Date reconstructed: March 30th, 1996
Other players: Justin
Written up by: Justin
Sources: The game was first reconstructed in January from Charles Cotton's The Complete Gamester, 1674, London. This was a near-total disaster; the resulting game was almost unplayable. In March, we tried again with a newly-acquired prepublication copy of the transcription of Francis Willughby's Volume of Plaies, a mid-17th century manuscript, obtained from the editor, Jeff Singman. This account made far more sense, and the following reconstruction is primarily based upon Willughby. It was later checked against Cotton, and we believe that Cotton's account is describing essentially the same game, just much more cryptically. Singman provides references dating back to the mid-16th century, so the game is probably late SCA period.
This game is yet another variant of Tables (that is, Backgammon). I assume that the reader has some familiarity with the basic rules of Tables or Backgammon, and some of the terminology, but here are a few crucial elements reviewed:
The name of the game purportedly refers to a standard rule: if you touch a piece, you must then play it. So think before you reach down to the board.
One standard Tables or Backgammon set, with two dice and 15 pieces or men each.
Start with all 15 pieces on your ace point. Play is like standard 2-dice tables (with nothing special about rolling doubles); however, the win conditions are very different from usual. There is usually no bearing off of pieces. Instead, there are five ways to win:
Willughby specifically says that there is a real advantage in going first in Ticktack, and says that it is fairest to roll for first move every game.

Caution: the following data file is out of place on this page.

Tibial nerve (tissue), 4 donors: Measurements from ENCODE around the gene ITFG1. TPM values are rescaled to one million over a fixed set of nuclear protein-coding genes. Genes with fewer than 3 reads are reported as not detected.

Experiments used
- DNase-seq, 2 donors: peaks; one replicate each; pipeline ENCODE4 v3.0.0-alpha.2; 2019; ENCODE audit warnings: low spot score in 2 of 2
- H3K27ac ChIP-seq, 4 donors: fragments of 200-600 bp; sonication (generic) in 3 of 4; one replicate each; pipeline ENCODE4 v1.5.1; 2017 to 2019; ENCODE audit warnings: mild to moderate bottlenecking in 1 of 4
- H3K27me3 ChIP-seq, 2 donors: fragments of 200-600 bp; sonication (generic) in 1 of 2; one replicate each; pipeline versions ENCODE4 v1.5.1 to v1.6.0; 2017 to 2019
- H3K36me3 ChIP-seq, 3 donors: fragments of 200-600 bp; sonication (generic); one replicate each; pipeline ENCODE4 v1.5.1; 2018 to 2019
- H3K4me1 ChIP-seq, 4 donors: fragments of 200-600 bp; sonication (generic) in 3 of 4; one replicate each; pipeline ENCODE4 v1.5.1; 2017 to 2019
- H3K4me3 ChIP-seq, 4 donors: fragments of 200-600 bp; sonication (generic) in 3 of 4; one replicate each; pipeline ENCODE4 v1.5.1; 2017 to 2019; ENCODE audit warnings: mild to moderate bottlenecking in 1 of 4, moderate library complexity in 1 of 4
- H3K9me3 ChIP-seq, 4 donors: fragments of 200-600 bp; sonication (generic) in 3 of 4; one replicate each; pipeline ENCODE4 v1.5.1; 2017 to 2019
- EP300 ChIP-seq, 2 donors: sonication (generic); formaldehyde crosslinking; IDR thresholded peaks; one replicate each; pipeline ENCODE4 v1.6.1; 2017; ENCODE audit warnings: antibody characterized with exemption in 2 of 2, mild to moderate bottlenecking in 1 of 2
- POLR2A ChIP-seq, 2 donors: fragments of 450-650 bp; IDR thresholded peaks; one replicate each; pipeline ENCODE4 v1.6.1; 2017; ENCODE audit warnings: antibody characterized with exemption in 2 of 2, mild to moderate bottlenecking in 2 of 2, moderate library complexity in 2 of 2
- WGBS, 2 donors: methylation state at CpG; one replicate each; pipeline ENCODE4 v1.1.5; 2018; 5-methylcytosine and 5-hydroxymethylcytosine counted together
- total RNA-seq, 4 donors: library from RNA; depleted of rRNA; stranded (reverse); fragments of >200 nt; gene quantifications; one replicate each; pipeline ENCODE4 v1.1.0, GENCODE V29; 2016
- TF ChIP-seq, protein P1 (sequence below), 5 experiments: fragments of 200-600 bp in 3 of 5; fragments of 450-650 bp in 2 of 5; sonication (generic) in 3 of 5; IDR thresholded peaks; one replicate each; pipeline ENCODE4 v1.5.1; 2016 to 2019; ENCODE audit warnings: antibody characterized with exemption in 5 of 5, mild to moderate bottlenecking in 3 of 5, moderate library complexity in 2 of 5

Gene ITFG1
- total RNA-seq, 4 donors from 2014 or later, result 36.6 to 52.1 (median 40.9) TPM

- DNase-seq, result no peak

There are two very interesting twists in Willoughby's account of Ticktack. The first is an extreme form of huffing. If you could win on a turn, and you do not (either by oversight or deliberation), and your opponent catches you, he can say, "Why not?", point out the move that could have won, and win himself instead. If the move would have won a double stake, then he wins double. So, in general, you must win if you have the opportunity. (This leads to situations where, if you are in danger of losing a double stake, the best strategy may be to force the opponent to win a single one instead.)
The second twist is a version of doubling. If you think that you are going to win, you can say, "I vie the game". Your opponent may at this point either concede the game (and lose the single stake), or say, "I see it". If he sees it, then you increase the stake by one. This may be repeated, once per turn. So the first vie-and-see will double the stake, the second will bring it up to triple the original stake, and so on. (Incrementing each time, rather than doubling each time as in modern backgammon.) If the stake is multiplied, and you win double, then you win twice the entire current stake.
Willughby goes on to say a fair amount about the numerology of the game, and gives various slang terms for dice combinations, but those do not affect the rules.
A fun, fast gambling game. This is probably the best betting man's version of backgammon I've seen, but is almost pointless in a non-gambling environment. I would recommend choosing fairly small stakes, and playing a number of games in succession, since the game runs only a couple of minutes. It's really much closer in dynamic to a card game than to most Tables games, since it is so quick.
Pay very close attention at all times, and don't get too caught up in your strategies. In their round of games, Alessandro won the majority of games by "Why Not?"ing Justin, who wasn't paying enough attention to ways he could win single stakes quickly. In general, most games will win single stakes, rather than doubles.
This game is something of a curiosity, in that it is a Tables variant with a strictly finite lifespan. Not only is the average game quick, but you can't have endless rounds of blotting as in Backgammon -- there is a strict limit to the number of turns a Ticktack game can take.